I don't have a coy of D17.1 with me, but isn't there a clause in there somewhere for base metal damage (nick, gouges, etc.) beyond 10% material thickness to require rejection / repair?
I would classify this condition as underfill, because, although Table 7.1 in D17.1 says "Face or Root Underfill (Groove welds)", Clause 3 Terms and Definitions defines underfill as " A condition in which the weld face or root surface extends below the adjacent surface of the base metal." The definition of underfill in D17.1 does not specify the condition applying only to groove welds, so I believe the argument could be made in the case of the supplied picture the root surface of the weld extends below the adjacent surface of the base material, and could be evaluated using the underfill acceptance criteria in Table 7.1
In these cases ---> http://imgur.com/a/QJu4h
I rejected these. I ran into the same dilemma. Now if this is to D17.1 CLASS A I would reject based on undercut since its .002 based on full length of weld. Also as was said before you can make the argument that you are checking a fillet weld which is clearly no longer the joint. It is now a full CJP. I would send the customer the photo along with your discrepancy and see how they handle it. You cant judge a fillet when there is not one. Also I believe the minimum unspecified weld size is 1.5T. that weld does not look like its more than 1.5T the vertical material. my 2 cents
Thanks for the responses so far. This actually is a fillet weld cross section one of our technicians prepared for a welder qualification. Based on the limits for undercut on Class A welds of 0.07T per the referenced specification, we maintain this is an unacceptable weld. However, because welder qualification coupons are based on only four different configurations: sheet groove, sheet fillets, tube grooves and tube fillets, and the criteria in table 7.1 pertains to these specific joints only, technically the nomenclature for defects (as defined by AWS D17.1 and AWS 3.0) does not address this specific condition.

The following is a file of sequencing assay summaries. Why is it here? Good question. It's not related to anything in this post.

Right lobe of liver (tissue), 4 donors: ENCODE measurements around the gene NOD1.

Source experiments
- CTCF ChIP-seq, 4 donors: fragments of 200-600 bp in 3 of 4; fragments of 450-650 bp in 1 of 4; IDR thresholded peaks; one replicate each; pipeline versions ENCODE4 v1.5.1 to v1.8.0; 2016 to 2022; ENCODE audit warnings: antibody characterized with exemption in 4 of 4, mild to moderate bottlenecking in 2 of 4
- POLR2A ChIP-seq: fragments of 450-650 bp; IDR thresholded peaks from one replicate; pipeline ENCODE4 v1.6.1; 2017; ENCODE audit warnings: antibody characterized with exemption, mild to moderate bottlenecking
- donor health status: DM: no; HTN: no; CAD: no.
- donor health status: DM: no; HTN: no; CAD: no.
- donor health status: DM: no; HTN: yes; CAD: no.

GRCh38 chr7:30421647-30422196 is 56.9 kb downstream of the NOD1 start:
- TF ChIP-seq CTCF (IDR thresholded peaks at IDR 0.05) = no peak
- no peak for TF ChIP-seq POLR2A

We are not looking to assert a position based soley internet conversation, however, sometimes there is language, paragraphs, annexes, etc. that we may have overlooked that would give us a stronger position for interpretation with our client. Therefore, the collective thoughts of those in the know is always appreciated.
I would have a difficult time rejecting a welder qualification test for a FILLET welded sample based upon the criteria in the code only for the condition shown if the undercut on the welded side of the joint did not exceed .07t. The condition on the other side is not undercut as defined by any sources I am aware of.
I think this very condition (which can be difficult to control with some production settings) is why 17.1 allows for some IP at the root for thinner materials with fillet when performing qualification tests. But that is just a guess.
So suggesting to your client that "cooler parameters" could prevent/minimize this type of condition could be something to minimize this is the future.
Mil-STD-1595 used to address this specifically :(
Not exactly sure why perfectly good Mil Stds are replaced with other documents. I read the forward but still don't get it.
The term "melt-back" comes to mind. I cannot check my books while I'm on the road and with the weather, it might be a while before I do get home. This is the third time I've rebooked and had the flight cancelled.